Perhaps most importantly, wash your hands. In places like Southeast Asia with unsafe water, I use hand sanitizer afterwards, too. Having the proper medicine can go a long way in a foreign country. Don’t depend on pharmacies abroad. Consult your physician before traveling.

I’ll try almost any new and strange food. I take these risks abroad because I love exploring the world through food, but I have paid dearly for it. As much fun as it is to expand your palate, being confined to a bathroom for a day or two is miserable. 

Solo travelers must fend for themselves if things go awry, but that is no reason to stay home. Proper preparation and food safety awareness is an easy way to ensure that the first solo trip is a fun, successful journey.”


Dominique of Dominique Travels

“Solo travel is all about location, location, location. My first time traveling by myself was a bit of a dud. I chose to go on a road trip by public transport through England. My expectations were high. I had just finished two backpacking trips with friends, one through Southeast Asia and one through Central America. 

This next comment might be a bit obvious to some of you, but for me it was a shocker. England is nothing like backpacking pearl and party destination Thailand. I thought hostels everywhere would have the laid-back vibe they had in destinations like Bocas del Toro, Panama and Vang Vieng, Laos. Needless to say, I was wrong, and I paid the price for it by thinking I wasn’t cut out for solo travel.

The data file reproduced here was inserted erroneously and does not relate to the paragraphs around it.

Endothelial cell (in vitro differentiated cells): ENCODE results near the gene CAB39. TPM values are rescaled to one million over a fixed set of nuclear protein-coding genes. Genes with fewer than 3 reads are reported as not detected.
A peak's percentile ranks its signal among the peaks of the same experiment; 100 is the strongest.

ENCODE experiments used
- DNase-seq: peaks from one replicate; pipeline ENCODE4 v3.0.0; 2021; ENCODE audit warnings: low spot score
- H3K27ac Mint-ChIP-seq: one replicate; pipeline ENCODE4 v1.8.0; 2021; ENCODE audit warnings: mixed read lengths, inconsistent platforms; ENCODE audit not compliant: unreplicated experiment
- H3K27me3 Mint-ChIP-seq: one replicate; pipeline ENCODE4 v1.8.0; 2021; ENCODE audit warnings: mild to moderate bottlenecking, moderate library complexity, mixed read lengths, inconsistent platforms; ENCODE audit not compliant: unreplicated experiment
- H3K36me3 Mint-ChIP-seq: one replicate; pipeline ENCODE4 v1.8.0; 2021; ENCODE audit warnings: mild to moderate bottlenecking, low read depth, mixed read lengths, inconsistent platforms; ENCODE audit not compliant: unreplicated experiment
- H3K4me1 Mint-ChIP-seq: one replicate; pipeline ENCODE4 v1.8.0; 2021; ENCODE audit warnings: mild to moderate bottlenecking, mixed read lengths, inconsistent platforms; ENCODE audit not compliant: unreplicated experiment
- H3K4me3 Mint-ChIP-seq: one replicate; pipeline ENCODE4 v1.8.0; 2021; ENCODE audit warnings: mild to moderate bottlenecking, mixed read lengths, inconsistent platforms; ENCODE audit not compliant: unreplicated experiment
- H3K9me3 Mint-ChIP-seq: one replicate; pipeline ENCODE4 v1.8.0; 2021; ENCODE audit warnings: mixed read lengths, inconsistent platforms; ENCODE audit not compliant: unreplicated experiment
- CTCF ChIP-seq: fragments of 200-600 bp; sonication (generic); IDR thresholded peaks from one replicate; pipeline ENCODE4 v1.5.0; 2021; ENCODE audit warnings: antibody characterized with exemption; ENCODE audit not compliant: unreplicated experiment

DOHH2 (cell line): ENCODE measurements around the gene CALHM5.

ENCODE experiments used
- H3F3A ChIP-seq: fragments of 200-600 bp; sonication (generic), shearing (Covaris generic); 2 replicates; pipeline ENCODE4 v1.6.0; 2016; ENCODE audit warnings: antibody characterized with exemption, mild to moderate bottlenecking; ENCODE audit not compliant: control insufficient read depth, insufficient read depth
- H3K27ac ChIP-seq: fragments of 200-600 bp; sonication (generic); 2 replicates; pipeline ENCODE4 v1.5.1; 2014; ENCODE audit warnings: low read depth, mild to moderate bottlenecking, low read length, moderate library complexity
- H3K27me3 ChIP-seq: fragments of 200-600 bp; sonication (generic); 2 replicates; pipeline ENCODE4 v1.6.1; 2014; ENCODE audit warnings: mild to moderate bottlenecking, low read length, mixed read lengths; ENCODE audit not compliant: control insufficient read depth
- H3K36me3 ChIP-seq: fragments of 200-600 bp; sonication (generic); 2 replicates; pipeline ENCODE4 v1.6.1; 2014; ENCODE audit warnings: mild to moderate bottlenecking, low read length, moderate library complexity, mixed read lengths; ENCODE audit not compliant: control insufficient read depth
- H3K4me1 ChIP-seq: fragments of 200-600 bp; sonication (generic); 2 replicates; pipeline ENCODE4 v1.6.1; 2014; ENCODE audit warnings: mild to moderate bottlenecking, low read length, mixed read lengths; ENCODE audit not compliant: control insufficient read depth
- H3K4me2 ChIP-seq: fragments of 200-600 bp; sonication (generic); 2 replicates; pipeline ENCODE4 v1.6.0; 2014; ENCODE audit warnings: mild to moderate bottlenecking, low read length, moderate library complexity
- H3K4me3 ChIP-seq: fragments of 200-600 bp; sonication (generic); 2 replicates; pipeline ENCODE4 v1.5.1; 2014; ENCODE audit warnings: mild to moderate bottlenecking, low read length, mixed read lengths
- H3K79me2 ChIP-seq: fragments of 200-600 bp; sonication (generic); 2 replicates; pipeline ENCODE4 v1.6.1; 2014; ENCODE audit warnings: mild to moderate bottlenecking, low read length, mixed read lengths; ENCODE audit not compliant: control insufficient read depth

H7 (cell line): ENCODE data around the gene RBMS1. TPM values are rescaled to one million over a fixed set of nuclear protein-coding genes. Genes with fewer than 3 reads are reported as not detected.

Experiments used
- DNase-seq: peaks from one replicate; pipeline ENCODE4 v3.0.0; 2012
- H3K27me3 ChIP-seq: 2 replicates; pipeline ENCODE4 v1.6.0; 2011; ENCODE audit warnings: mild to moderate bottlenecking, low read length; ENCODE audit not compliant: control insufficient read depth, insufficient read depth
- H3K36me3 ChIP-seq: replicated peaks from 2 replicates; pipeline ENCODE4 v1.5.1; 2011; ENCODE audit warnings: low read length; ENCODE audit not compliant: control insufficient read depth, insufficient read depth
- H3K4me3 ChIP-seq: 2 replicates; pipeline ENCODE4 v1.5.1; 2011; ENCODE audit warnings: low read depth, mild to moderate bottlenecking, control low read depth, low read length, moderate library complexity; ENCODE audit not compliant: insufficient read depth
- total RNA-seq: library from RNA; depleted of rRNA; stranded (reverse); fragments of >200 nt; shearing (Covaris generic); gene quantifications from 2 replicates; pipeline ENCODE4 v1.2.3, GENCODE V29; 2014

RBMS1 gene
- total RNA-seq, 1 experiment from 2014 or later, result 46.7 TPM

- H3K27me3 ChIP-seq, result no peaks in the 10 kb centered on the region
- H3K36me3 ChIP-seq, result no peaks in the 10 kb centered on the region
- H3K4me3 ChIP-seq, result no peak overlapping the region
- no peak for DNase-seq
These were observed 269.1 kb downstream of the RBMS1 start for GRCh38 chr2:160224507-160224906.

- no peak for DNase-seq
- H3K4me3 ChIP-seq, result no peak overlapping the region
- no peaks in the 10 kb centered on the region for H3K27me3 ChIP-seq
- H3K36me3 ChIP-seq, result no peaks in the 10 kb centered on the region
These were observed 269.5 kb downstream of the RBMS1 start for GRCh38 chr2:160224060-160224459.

I ended the trip within two weeks rather than the planned two months, and ended up in Edinburgh from where my flight was leaving. Coincidentally, that’s also the destination I fell head over heels in love with. The added benefit was the hostel where I stayed, which had the vibe I found in other locations in the world. I decided to live in Edinburgh for a month, which turned my solo travel fail into a massive win. 

The takeaway from my experience is this: it’s important to look at the location for your first solo travel trip. There are destinations where it’s easy to meet like-minded travellers, and there are destinations where you’re more likely to spend time by yourself. It depends on you what you feel like most.

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Your preferences will change over time, but in order to have the best first experience consider your wants and needs, and pick your destination based on that. This trip is all about you after all!”